Toni Carroll, founder of local nutricosmetic brand, My Beauty Luv outlines ways industry players can ensure they are more environmentally friendly.
The global cosmetics market is projected to reach $463.5 billion by 2027.1 This increase has been accompanied by consumers placing greater focus on the sustainability of the beauty products they use, with concerns about whether they are packaged in recyclable packaging (21%), the producer’s ethical credentials (21%) and whether they are made from sustainable materials (20%).2 As such, it is vital for the industry to ensure it makes a change, not only to grow, but to make a positive impact on the environment.
In light of Earth Day, which takes place annually on 22 April, My Beauty Luv’s Toni Carroll says that the trend is no different in South Africa, especially among millennials and gen Zs.
“This cohort makes up a large part of the consumer market and they are extremely concerned about climate change and the environment. This is reflected in a recent report which revealed that more than a quarter of millennials and gen Zs said that certain businesses’ impact on the environment has influenced their buying decisions.”3
Studies have shown that the beauty industry generates up to 120 billion units of plastic packaging per year, contributing to the loss of 18 million acres of forest annually.4 Additionally, almost all plastic is derived from materials made from fossil fuels and the process of extracting and transporting those fuels, then manufacturing them into plastic, produces billions of tonnes of greenhouse gases.5
According to the World Wide Fund for Nature (WWF), the more plastic we make, the more fossil fuels we need, and the more we exacerbate climate change.
Apart from this, much of the plastic used in the industry is single use which ultimately ends up in landfills. Brands should consider using recyclable and sustainable packaging like glass which can be recycled or reused.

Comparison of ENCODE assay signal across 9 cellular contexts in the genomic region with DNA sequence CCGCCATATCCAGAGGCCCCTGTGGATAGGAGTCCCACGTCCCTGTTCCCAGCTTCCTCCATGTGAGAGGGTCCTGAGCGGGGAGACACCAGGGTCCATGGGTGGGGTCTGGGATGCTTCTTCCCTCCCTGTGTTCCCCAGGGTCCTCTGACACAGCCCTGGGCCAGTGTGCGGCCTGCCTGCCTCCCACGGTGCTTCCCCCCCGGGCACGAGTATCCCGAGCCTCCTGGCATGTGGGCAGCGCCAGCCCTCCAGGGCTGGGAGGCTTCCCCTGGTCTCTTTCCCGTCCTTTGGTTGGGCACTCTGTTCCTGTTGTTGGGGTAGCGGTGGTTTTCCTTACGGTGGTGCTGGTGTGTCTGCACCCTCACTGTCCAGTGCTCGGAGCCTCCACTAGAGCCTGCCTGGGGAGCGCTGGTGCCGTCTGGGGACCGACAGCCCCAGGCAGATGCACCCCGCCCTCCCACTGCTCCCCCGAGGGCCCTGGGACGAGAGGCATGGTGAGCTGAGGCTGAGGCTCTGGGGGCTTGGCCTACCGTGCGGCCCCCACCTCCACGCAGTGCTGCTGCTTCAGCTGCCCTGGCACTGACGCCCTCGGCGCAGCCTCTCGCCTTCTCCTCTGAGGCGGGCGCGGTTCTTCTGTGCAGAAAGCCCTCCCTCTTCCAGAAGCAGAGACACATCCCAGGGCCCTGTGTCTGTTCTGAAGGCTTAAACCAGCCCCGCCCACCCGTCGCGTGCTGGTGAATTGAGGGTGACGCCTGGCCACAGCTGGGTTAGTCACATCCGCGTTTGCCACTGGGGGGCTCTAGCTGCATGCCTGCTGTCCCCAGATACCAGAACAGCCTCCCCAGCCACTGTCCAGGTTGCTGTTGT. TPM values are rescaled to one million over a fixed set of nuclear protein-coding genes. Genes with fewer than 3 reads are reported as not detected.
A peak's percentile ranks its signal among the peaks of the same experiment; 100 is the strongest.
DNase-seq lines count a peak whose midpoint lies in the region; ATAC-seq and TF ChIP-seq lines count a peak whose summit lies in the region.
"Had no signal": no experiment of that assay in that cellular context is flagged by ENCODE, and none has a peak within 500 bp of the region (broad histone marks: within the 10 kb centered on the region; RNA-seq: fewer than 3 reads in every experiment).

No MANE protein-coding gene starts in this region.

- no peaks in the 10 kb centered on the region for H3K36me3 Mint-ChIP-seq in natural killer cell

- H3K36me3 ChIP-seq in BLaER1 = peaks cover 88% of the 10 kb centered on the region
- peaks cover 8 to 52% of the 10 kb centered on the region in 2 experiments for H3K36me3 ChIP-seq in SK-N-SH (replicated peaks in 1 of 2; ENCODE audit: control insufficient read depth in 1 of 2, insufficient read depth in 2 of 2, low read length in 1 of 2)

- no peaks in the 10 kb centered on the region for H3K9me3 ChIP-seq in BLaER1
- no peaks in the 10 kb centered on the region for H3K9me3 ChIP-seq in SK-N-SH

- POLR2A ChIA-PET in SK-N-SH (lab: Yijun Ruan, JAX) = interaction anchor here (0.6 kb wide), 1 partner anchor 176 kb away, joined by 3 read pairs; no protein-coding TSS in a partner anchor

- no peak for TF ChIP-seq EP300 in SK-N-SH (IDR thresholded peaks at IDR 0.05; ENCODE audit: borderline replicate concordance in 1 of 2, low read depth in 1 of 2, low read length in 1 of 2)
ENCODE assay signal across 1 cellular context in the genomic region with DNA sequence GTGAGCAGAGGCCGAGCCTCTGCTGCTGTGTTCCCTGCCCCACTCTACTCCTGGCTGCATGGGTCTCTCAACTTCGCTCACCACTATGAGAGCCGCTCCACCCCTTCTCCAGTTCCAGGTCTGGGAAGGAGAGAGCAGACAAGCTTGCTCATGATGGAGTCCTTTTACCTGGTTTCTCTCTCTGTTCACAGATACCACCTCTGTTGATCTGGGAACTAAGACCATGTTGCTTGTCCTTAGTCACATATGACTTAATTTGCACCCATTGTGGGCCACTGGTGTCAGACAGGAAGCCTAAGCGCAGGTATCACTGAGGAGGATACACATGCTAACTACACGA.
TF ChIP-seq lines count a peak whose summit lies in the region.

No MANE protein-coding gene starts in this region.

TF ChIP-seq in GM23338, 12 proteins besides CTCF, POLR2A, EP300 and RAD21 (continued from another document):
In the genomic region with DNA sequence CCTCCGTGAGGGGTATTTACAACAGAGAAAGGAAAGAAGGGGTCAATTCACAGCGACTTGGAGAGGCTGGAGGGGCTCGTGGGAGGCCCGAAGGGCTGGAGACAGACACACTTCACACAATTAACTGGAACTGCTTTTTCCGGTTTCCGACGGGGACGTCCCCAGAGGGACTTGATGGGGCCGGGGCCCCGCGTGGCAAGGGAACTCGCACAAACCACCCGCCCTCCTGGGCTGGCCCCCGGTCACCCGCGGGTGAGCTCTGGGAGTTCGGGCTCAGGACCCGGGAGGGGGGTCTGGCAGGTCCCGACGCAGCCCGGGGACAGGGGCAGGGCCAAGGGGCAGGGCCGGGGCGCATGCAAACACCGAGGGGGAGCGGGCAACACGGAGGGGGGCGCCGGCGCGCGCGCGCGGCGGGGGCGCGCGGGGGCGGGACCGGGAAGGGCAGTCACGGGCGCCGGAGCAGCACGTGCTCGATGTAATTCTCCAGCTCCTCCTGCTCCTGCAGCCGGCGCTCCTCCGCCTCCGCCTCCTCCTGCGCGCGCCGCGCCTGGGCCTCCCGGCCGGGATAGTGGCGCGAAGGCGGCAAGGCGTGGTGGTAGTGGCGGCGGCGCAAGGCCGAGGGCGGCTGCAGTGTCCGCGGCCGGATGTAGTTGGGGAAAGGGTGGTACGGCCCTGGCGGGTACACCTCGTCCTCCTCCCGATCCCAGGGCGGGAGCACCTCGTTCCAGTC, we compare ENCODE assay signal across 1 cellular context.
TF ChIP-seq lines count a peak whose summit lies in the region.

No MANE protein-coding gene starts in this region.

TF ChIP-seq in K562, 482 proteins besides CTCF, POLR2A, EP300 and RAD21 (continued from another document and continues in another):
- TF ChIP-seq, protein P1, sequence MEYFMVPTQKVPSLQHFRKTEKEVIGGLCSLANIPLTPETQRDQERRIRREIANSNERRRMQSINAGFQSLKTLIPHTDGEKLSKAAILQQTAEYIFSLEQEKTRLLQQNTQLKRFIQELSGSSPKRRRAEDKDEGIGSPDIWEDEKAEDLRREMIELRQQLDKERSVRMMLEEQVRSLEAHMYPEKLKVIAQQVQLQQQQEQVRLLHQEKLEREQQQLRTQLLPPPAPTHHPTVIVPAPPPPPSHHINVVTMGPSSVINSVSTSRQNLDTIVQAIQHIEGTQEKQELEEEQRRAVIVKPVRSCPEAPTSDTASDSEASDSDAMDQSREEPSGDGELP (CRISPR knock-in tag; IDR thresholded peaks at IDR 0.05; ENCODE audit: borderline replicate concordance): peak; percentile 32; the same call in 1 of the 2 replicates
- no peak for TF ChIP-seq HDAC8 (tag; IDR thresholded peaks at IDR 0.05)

Sustainably sourced ingredients
Historically, many beauty products have been made out of toxins that can negatively impact both the planet and our bodies. These include parabens, fragrance, sulphates, microplastics and palm oil. Today, however, brands have the opportunity to use alternatives or ensure that their products don’t include these harmful ingredients while also making a shift towards ingredients that are all natural and free from fillers, binders, flow agents and preservatives.
It is also vital that brands are not testing on animals and, should their products use animal by-products, such as fish collagen, this too should be ethically and sustainably sourced. In the case of fish collagen, for example, this would mean using fresh water farmed fish as this results in the industry not depleting the ocean’s ecosystem.
Businesses spanning the gamut from large corporates to small, entrepreneurial beauty companies are refining their business models to include sustainability. In doing so, these companies are adopting a triple bottom line approach which prompts the organisation to focus on more than just profits, or the ‘bottom-line’, and measure their environmental and social impact. This has been referred to as ‘the three Ps’: people, planet and profit.
Doing well and doing good are intertwined, with research by McKinsey finding that companies with high environmental, social, and governance ratings consistently outperform the market in both the medium and long term.
Businesses can go about this by identifying potential areas for improvement that could benefit from sustainability initiatives, as well as by incorporating sustainability into their mission statement and holding internal and external stakeholders accountable for change.
“This year’s Earth Day theme calls on us to invest in the planet, and I urge the beauty industry to heed this and make the changes necessary to help save our world from the environmental threats that are killing it, and us too. There is a better way to do beauty,” concludes Carroll.